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ABSTRACT: The adiabatic Shinnar Le-Roux (SLR) algorithm for radiofrequency (RF) pulse design enables systematic control of pulse parameters such as bandwidth, RF energy distribution and duration. Some applications, such as diffusion weighted imaging (DWI) at high magnetic fields, would benefit from RF pulses that can provide greater B1-insensitivity while adhering to echo time and specific absorption rate (SAR) limits. In this study, the adiabatic SLR algorithm was employed to generate 6-ms and 4-ms 180° semi-adiabatic RF pulses which were used to replace the refocusing pulses in a twice refocused spin echo (TRSE) diffusion weighted echo planar imaging (DW-EPI) sequence to create two versions of a twice refocused adiabatic spin echo (TRASE) sequence. The two versions were designed for different trade offs between adiabaticity and echo time. Since a pair of identical refocusing pulses are applied, the quadratic phase imposed by the first is unwound by the second, preserving the linear phase created by the excitation pulse. In vivo images of the human brain obtained at 7 T demonstrate that both versions of the TRASE sequence developed in this study achieve more homogeneous signal in the diffusion weighted images than the conventional TRSE sequence. Semi-adiabatic SLR pulses offer a more B1-insensitive solution for diffusion preparation at 7 T, while operating within SAR constraints. This method may be coupled with any EPI readout trajectory and parallel imaging scheme to provide more uniform coverage for DTI at 7 T as well as 3 T.Magnetic Resonance Imaging 09/2014; · 2.02 Impact Factor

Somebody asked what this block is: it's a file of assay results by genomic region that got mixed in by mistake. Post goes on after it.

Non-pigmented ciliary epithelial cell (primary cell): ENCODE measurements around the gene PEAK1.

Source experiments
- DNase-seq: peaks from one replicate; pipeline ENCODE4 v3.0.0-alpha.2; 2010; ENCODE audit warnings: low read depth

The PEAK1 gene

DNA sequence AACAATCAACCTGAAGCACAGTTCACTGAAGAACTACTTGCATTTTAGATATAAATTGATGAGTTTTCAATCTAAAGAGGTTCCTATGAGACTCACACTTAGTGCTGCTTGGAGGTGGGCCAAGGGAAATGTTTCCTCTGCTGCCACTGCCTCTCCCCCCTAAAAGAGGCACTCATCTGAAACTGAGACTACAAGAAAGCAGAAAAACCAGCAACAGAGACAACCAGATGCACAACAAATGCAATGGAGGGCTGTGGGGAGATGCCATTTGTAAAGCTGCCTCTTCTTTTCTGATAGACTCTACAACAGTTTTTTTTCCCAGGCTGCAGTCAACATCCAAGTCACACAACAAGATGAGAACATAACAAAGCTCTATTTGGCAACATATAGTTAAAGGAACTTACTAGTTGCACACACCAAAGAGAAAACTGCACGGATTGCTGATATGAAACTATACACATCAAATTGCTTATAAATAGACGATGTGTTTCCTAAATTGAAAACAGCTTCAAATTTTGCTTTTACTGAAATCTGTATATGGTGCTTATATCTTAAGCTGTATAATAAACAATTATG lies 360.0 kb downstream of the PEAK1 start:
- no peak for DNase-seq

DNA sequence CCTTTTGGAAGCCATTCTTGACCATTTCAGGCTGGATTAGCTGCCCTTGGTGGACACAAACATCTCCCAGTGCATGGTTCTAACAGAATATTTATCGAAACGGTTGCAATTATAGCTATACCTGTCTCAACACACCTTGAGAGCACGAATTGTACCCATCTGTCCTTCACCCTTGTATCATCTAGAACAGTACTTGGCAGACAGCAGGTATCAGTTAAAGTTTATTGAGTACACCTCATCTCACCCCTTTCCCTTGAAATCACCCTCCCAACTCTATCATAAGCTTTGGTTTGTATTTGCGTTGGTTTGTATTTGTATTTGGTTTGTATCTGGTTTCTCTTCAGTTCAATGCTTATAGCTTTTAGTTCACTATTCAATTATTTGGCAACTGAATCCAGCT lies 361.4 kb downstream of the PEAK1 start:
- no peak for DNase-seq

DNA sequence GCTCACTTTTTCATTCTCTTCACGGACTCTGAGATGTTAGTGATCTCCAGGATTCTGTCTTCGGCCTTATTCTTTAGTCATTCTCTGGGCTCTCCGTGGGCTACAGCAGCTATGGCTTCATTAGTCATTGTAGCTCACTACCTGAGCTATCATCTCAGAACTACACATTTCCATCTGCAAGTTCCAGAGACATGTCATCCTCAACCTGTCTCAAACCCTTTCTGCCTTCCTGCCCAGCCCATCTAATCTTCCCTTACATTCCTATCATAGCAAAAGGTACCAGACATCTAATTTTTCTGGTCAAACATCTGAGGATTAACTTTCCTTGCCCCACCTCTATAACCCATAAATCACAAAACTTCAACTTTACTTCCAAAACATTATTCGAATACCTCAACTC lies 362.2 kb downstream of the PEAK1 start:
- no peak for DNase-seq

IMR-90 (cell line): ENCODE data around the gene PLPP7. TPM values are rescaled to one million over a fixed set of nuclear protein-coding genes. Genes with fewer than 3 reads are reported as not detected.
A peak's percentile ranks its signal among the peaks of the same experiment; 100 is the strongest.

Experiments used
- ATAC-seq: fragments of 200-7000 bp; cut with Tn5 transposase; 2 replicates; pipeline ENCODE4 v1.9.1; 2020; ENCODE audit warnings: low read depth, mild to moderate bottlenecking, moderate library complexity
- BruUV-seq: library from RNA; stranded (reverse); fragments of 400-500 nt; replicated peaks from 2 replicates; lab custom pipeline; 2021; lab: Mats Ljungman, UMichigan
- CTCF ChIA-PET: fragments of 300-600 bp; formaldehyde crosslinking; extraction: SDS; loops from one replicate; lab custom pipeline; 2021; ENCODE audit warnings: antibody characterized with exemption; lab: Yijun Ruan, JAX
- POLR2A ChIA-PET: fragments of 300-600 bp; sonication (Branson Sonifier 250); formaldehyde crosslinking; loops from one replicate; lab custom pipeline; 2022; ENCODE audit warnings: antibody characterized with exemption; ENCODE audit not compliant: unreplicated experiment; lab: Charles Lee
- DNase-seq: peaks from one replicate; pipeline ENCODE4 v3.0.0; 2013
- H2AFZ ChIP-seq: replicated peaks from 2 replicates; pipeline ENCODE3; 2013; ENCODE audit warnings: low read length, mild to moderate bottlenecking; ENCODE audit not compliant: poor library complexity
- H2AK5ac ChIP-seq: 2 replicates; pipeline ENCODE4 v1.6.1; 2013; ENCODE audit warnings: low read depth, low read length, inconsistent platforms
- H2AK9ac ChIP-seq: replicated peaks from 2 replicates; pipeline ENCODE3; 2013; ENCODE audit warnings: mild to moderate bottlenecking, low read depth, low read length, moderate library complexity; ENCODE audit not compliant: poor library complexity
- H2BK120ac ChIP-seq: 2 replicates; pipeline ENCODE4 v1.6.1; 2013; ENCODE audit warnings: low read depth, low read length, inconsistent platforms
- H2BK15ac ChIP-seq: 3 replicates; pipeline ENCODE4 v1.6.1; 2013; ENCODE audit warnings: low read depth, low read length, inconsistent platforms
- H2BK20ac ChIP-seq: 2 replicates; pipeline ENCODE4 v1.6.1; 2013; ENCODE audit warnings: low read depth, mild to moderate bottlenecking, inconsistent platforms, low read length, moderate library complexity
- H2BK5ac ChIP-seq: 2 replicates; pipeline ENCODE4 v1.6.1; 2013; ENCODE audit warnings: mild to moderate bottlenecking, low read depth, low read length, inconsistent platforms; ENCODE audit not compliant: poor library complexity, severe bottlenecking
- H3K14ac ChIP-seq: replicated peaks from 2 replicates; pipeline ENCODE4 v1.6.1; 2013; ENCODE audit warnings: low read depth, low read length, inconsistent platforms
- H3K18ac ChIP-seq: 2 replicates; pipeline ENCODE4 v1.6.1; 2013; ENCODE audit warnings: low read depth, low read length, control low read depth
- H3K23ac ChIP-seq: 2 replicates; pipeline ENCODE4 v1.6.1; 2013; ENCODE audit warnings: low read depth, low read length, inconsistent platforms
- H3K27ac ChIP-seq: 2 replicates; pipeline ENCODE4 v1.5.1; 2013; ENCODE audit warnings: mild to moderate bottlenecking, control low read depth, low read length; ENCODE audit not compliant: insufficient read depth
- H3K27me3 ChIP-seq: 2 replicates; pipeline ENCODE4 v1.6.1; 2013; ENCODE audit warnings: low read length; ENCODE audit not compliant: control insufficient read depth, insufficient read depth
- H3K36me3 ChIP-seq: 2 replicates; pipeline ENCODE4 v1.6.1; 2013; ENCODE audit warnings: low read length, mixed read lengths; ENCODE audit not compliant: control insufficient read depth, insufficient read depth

Article: Ultra-High-Field MR Neuroimaging.[Show abstract] [Hide abstract]
ABSTRACT: At ultra-high magnetic fields, such as 7T, MR imaging can noninvasively visualize the brain in unprecedented detail and through enhanced contrast mechanisms. The increased SNR and enhanced contrast available at 7T enable higher resolution anatomic and vascular imaging. Greater spectral separation improves detection and characterization of metabolites in spectroscopic imaging. Enhanced blood oxygen level-dependent contrast affords higher resolution functional MR imaging. Ultra-high-field MR imaging also facilitates imaging of nonproton nuclei such as sodium and phosphorus. These improved imaging methods may be applied to detect subtle anatomic, functional, and metabolic abnormalities associated with a wide range of neurologic disorders, including epilepsy, brain tumors, multiple sclerosis, Alzheimer disease, and psychiatric conditions. At 7T, however, physical and hardware limitations cause conventional MR imaging pulse sequences to generate artifacts, requiring specialized pulse sequences and new hardware solutions to maximize the high-field gain in signal and contrast. Practical considerations for ultra-high-field MR imaging include cost, siting, and patient experience. © 2015 American Society of Neuroradiology.American Journal of Neuroradiology 12/2014; · 3.68 Impact Factor